Got a version of Word that uses the menu interface (Word 97, Word 2000, Word 2002, or Word 2003)? This site is for you! If you use a later version of Word, visit our WordTips site focusing on the ribbon interface.
With more than 50 non-fiction books and numerous magazine articles to his credit, Allen Wyatt is an internationally recognized author. He is president of Sharon Parq Associates, a computer and publishing services company.
Learn more about Allen...
Word includes a great feature that allows you to automatically streamline what you type. This feature, called AutoCorrect, automatically makes changes to what you type to fit specific rules that you select. For instance, you can cause Word to capitalize the first word of your sentences or automatically capitalize the names of days. (You can view your AutoCorrect settings by selecting AutoCorrect from the Tools menu.)
There are times when AutoCorrect can get in the way of what you are typing. This is particularly true if you are typing technical material. There is no "master switch" that allows you to turn off the AutoCorrect feature, however. Instead, you must display the dialog box and turn off each check box, in turn. When you later want it back on, you must go through the same process again.
The following macro can quickly turn off your AutoCorrect settings. When you run the macro a second time, the AutoCorrect settings are set back to their original values. The macro is designed to be added to a toolbar, and then you can click on the tool to change AutoCorrect.
Sub ToggleAC() Dim State As String Dim ACVal As Integer Dim VarPass As Variant Dim VarNum As Integer VarNum = 0 For Each VarPass In ActiveDocument.Variables If VarPass.Name = "ACState" Then VarNum = VarPass.Index Next VarPass If VarNum <> 0 Then State = ActiveDocument.Variables.Item(VarNum).Value ACVal = Val(Mid$(State$, 1, 1)) If ACVal <> 0 Then AutoCorrect.CorrectInitialCaps = True ACVal = Val(Mid$(State$, 2, 1)) If ACVal <> 0 Then AutoCorrect.CorrectSentenceCaps = True ACVal = Val(Mid$(State$, 3, 1)) If ACVal <> 0 Then AutoCorrect.CorrectDays = True ACVal = Val(Mid$(State$, 4, 1)) If ACVal <> 0 Then AutoCorrect.CorrectCapsLock = True ACVal = Val(Mid$(State$, 5, 1)) If ACVal <> 0 Then AutoCorrect.ReplaceText = True ACVal = Val(Mid$(State$, 6, 1)) If ACVal <> 0 Then Options.AutoFormatAsYouTypeReplaceQuotes = True ActiveDocument.Variables.Item(VarNum).Delete Else State = "" State = State & Mid(Str(Abs(AutoCorrect.CorrectInitialCaps)), 2) State = State & Mid(Str(Abs(AutoCorrect.CorrectSentenceCaps)), 2) State = State & Mid(Str(Abs(AutoCorrect.CorrectDays)), 2) State = State & Mid(Str(Abs(AutoCorrect.CorrectCapsLock)), 2) State = State & Mid(Str(Abs(AutoCorrect.ReplaceText)), 2) State = State & Mid(Str(Abs(Options.AutoFormatAsYouTypeReplaceQuotes)), 2) ActiveDocument.Variables.Add "ACState", State With AutoCorrect .CorrectInitialCaps = False .CorrectSentenceCaps = False .CorrectDays = False .CorrectCapsLock = False .ReplaceText = False End With Options.AutoFormatAsYouTypeReplaceQuotes = True End If End Sub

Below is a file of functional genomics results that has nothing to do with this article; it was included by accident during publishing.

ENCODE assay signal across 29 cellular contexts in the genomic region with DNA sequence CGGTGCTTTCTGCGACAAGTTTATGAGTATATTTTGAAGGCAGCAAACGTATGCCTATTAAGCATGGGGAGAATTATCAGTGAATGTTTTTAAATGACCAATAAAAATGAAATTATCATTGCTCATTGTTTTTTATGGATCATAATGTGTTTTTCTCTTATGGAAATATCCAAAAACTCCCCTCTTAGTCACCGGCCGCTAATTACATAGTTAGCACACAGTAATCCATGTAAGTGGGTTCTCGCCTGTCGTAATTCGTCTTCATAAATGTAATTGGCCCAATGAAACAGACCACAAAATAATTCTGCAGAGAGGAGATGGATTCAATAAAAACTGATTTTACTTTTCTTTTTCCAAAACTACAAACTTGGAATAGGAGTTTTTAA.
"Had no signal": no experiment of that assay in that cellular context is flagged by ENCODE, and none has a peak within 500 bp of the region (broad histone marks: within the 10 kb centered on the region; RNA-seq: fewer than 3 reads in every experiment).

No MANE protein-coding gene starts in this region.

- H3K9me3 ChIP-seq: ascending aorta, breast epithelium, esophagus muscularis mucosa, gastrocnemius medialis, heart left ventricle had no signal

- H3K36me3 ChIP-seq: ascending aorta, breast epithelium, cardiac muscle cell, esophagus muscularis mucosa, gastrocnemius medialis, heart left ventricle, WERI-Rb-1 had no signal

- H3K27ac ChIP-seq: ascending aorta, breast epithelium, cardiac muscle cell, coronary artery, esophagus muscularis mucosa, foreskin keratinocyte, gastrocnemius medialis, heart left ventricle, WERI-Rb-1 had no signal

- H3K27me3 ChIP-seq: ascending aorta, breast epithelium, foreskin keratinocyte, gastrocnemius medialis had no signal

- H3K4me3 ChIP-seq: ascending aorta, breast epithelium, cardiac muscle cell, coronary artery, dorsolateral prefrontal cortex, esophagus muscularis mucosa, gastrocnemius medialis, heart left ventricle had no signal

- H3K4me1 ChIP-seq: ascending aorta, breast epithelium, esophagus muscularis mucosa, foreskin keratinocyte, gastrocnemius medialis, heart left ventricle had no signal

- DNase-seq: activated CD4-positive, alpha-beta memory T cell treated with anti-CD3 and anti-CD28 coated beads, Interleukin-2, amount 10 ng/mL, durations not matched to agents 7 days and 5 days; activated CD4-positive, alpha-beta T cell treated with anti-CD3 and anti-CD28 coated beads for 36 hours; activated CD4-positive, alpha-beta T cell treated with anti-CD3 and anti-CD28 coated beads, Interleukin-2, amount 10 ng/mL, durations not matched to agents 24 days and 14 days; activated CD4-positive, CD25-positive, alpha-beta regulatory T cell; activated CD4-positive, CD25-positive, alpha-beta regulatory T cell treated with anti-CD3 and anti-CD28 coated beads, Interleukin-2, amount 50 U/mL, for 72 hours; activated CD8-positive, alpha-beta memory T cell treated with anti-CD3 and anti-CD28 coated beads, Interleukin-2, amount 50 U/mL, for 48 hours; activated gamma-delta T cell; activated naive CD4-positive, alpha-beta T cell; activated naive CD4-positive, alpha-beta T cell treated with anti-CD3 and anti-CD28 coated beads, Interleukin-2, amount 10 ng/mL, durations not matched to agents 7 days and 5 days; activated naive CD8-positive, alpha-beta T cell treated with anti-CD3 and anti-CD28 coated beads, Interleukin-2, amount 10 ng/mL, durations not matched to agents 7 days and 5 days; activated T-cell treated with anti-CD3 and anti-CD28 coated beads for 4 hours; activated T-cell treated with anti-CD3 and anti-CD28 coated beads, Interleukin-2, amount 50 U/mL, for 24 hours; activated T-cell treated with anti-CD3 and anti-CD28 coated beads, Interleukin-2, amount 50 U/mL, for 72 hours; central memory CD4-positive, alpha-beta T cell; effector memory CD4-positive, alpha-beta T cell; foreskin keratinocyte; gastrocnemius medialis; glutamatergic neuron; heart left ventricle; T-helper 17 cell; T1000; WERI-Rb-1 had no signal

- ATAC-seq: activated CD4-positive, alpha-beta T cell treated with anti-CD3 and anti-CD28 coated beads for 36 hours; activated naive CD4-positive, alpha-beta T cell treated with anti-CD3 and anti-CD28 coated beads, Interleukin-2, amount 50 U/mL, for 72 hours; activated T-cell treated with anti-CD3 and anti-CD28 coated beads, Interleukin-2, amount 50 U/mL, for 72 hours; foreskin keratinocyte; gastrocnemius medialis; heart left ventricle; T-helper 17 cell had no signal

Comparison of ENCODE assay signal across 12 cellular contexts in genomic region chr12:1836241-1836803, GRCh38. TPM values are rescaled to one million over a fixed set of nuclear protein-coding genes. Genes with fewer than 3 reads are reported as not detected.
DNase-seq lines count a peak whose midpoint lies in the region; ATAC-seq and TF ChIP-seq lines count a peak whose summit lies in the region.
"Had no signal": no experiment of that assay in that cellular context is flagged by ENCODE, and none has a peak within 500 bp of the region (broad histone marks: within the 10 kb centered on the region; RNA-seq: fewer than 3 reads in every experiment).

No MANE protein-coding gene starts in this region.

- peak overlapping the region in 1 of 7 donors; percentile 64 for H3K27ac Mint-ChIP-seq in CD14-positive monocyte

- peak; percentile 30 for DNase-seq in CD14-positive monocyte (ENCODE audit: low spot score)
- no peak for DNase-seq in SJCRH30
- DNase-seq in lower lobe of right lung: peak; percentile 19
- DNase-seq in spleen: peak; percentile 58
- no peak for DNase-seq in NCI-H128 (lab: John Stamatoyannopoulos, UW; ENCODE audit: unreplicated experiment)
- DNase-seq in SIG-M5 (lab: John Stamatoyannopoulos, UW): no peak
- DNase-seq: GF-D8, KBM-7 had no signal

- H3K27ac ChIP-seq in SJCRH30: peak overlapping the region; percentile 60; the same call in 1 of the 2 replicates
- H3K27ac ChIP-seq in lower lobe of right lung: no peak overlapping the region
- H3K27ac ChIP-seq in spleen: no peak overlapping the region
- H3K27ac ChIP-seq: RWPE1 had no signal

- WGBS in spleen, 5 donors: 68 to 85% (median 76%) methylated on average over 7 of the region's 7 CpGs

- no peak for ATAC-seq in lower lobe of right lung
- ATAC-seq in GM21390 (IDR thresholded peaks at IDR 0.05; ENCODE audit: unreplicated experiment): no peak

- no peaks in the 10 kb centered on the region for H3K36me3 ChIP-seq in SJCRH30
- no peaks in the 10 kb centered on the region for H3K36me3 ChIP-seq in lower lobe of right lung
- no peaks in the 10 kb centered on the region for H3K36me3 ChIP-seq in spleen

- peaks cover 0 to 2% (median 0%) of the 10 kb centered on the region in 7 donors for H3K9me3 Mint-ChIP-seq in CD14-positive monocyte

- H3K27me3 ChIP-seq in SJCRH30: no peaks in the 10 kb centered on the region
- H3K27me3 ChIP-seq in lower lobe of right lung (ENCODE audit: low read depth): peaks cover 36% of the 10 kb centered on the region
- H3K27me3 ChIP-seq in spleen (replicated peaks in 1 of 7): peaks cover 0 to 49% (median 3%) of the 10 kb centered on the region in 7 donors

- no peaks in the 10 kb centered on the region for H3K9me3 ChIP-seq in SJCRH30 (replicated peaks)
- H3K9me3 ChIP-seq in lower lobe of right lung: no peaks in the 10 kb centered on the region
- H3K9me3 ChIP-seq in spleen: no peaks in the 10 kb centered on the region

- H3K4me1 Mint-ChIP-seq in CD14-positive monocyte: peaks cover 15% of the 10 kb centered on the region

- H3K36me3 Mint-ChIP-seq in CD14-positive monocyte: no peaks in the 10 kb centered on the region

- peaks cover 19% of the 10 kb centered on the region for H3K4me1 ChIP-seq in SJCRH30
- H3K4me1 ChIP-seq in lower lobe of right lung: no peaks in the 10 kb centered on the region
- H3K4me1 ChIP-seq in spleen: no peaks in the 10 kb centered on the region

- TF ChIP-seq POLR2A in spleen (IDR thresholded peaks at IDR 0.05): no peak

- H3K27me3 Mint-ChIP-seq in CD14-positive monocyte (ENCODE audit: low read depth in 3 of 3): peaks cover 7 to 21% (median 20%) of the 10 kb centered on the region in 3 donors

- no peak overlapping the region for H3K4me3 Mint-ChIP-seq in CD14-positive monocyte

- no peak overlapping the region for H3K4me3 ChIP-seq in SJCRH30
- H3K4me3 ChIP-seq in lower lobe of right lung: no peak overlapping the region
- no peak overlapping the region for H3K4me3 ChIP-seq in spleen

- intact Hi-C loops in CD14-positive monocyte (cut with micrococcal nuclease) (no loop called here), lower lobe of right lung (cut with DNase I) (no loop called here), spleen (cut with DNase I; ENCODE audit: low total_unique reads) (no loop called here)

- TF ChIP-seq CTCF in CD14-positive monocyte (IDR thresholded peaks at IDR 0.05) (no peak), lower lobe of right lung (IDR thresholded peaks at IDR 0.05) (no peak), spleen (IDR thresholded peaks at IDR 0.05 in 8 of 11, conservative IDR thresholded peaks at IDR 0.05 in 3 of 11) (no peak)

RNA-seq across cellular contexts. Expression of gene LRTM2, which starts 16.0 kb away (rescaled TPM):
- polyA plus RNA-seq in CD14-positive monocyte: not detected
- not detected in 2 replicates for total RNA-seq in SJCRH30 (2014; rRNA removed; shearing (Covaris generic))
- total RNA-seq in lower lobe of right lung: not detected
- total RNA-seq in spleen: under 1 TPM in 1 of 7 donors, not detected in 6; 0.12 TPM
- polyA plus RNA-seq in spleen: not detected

WordTips is your source for cost-effective Microsoft Word training. (Microsoft Word is the most popular word processing software in the world.) This tip (1738) applies to Microsoft Word 97, 2000, 2002, and 2003.
Comprehensive VBA Guide Visual Basic for Applications (VBA) is the language used for writing macros in all Office programs. This complete guide shows both professionals and novices how to master VBA in order to customize the entire Office suite for their needs. Check out Mastering VBA for Office 2010 today!